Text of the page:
establishing civil and military institutions; in composing the minds
of men to industry and justice; and in providing against the return of
like calamities. He was, more properly than his grandfather, Egbert,
the sole monarch of the English, (for so the Saxons were now
universally called,) because the kingdom of Mercia was at last
incorporated in his state, and was governed by Ethelbert, his brother-
in-law, who bore the title of Earl: and though the Danes, who peopled
East Anglia and Northumberland, were for some time ruled immediately
by their own princes, they all acknowledged a subordination to Alfred,
and submitted to his superior authority. As equality among subjects
is the great source of concord, Alfred gave the same laws to the Danes
and English, and put them entirely on a like footing in the
administration both of civil and criminal justice. The fine for the
murder of a Dane was the same with that for the murder of an
Englishman; the great symbol of equality in those ages.

The king, after rebuilding the ruined cities, particularly London [f],
which had been destroyed by the Danes in the reign of Ethelwolf,
established a regular militia for the defence of the kingdom. He
ordained that all his people should be armed and registered; he
assigned them a regular rotation of duty; he distributed part into the
castles and fortresses which he built at proper places [g]; he
required another part to take the field on any alarm, and to assemble
at stated places of rendezvous; and he left a sufficient number at
home, who were employed in the cultivation of the land, and who
afterwards took their turn in military service [h]. The whole kingdom
was like one great garrison; and the Danes could no sooner appear in
one place, than a sufficient number was assembled to oppose them,
without leaving the other quarters defenceless or disarmed [i].
[FN [f] Asser. p. 15. Chron. Sax. p. 88. M. West. p. 171. Simeon
Dunelm. p. 131. Brompton, p. 812. Alured Beverl. ex edit. Hearne, p.
106. [g] Asser. p. 18. Ingulph. p. 27. [h] Chron. Sax. p. 92, 93.
[i] Spellman's Life of Alfred, p. 147. edit. 1709.]

But Alfred, sensible that the proper method of opposing an enemy who
made incursions by sea, was to meet them on their own element, took
care to provide himself with a naval force [k], which though the most
natural defence of an island, had hitherto been totally neglected by
the English. He increased the shipping of his kingdom both in number
and strength, and trained his subjects in the practice, as well of
sailing as of naval action. He distributed his armed vessels in
proper stations around the island, and was sure to meet the Danish
ships either before or after they had landed their troops, and to
pursue them in all their incursions. Though the Danes might suddenly,
by surprise, disembark on the coast, which was generally become
desolate by their frequent ravages, they were encountered by the
English fleet in their retreat; and escaped not, as formerly, by
abandoning their booty, but paid, by their total destruction, the
penalty of the disorders which they had committed.
[FN [k] Asser. p. 9. M. West. p. 179.]

In this manner Alfred repelled several inroads of these piratical
Danes, and maintained his kingdom, during some years, in safety and
tranquillity. A fleet of a hundred and twenty ships of war was
stationed upon the coast; and being provided with warlike engines, as
well as with expert seamen, both Frisians and English, (for Alfred
supplied the defects of his own subjects by engaging able foreigners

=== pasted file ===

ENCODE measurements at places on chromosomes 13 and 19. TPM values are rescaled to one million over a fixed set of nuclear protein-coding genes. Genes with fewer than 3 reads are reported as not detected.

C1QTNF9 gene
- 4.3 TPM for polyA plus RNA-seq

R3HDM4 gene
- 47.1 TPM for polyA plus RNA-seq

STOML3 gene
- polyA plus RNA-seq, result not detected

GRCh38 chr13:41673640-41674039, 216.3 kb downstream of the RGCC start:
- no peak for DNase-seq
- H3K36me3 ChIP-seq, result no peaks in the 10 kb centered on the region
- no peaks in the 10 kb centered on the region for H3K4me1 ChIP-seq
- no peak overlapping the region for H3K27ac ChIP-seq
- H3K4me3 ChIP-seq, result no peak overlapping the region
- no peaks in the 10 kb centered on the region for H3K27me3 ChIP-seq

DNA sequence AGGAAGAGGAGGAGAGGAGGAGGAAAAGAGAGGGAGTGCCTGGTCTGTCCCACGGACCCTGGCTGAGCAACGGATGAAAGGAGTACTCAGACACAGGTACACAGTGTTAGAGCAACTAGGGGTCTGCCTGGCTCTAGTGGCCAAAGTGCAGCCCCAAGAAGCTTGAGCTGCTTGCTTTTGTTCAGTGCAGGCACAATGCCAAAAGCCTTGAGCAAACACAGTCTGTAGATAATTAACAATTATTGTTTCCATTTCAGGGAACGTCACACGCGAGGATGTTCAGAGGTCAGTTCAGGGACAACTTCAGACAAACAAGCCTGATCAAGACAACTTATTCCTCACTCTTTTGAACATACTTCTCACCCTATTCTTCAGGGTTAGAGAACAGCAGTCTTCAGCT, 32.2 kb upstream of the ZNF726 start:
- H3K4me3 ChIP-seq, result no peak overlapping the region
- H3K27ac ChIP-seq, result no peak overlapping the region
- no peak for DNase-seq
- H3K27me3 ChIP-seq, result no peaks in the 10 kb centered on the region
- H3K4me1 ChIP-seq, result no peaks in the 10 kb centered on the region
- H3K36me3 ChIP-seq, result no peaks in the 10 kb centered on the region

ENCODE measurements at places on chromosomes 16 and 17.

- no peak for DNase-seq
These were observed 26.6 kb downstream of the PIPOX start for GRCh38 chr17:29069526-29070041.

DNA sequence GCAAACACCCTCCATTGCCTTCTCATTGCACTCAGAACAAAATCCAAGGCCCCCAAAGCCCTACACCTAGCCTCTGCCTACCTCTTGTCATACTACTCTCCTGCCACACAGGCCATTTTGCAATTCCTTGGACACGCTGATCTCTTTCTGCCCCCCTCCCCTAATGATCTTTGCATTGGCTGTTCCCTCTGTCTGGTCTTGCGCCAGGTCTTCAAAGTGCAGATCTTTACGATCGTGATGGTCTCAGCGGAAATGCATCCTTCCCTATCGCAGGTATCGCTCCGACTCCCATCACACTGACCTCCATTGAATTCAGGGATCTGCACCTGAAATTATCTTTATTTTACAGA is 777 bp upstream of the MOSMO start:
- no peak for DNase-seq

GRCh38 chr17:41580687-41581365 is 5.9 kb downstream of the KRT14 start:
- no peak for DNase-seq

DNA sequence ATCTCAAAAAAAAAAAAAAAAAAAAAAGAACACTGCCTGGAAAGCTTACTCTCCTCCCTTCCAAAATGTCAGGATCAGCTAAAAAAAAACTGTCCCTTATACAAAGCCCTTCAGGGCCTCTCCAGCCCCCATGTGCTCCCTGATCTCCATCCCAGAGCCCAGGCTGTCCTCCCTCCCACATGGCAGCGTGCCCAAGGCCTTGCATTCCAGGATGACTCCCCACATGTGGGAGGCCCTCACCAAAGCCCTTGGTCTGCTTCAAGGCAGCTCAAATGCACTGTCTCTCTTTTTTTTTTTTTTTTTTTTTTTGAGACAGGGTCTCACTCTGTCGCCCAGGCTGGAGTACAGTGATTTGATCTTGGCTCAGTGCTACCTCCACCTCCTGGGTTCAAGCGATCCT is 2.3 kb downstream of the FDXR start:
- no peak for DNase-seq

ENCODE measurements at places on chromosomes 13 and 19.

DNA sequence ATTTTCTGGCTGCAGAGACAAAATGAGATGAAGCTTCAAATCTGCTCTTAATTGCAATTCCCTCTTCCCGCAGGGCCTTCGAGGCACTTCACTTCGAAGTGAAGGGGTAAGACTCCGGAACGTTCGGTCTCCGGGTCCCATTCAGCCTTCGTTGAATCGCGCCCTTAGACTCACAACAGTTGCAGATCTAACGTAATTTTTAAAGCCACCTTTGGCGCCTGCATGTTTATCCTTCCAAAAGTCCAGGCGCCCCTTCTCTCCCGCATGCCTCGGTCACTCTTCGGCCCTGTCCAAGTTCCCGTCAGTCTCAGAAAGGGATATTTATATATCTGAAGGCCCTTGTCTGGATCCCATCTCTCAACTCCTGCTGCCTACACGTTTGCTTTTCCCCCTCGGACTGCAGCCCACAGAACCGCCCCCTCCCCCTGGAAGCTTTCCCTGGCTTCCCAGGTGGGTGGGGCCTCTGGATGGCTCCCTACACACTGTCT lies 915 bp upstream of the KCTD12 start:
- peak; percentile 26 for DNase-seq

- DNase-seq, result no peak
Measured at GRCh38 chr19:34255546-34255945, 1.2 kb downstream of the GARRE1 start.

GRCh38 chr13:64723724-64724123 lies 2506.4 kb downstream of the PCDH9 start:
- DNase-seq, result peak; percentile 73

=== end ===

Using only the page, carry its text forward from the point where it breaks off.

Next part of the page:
in his service,) maintained a superiority over these smaller bands
with which England had so often been infested [l]. [MN 893.] But at
last Hastings, the famous Danish chief, having ravaged all the
provinces of France, both along the seacoast and the Loire and Seine,
and being obliged to quit that country, more by the desolation which
he himself had occasioned, than by the resistance of the inhabitants,
appeared off the coast of Kent with a fleet of 330 sail. The greater
part of the enemy disembarked in the Rother, and seized the fort of
Apuldore. Hastings himself, commanding a fleet of eighty sail,
entered the Thames, and fortifying Milton in Kent, began to spread his
forces over the country, and to commit the most destructive ravages.
But Alfred, on the first alarm of this descent, flew to the defence of
his people, at the head of a select band of soldiers, whom he always
kept about his person [m]; and gathering to him the armed militia from
all quarters, appeared in the field with a force superior to the
enemy. All straggling parties whom necessity, or love of plunder, had
drawn to a distance from their chief encampment, were cut off by the
English [n]; and these pirates, instead of increasing their spoil,
found themselves cooped up in their fortifications, and obliged to
subsist by the plunder which they had brought from France. Tired of
this situation, which must in the end prove ruinous to them, the Danes
at Apuldore rose suddenly from their encampment, with an intention of
marching towards the Thames, and passing over into Essex: but they
escaped not the vigilance of Alfred, who encountered then at Farnham,
put them to rout [o], seized all their horses and baggage, and chased
the runaways on board their ships, which carried them up the Colne to
Mersey, in Essex, where they intrenched themselves. Hastings, at the
same time, and probably by concert, made a like movement; and
deserting Milton, took possession of Bamflete, near the Isle of
Canvey, in the same county [p], where he hastily threw up
fortifications for his defence against the power of Alfred.
[FN [1] Asser. p. 11. Chron. Sax. p. 86, 87. M. West. p. 176. [m]
Asser. p.19. [n] Chron. Sax. p. 92. [o] Ibid. p. 93. Flor. Wigorn,
p. 595. [p] Chron. Sax. p. 93.]

Unfortunately for the English, Guthrum, prince of the East Anglian
Danes, was now dead; as was also Guthred, whom the king had appointed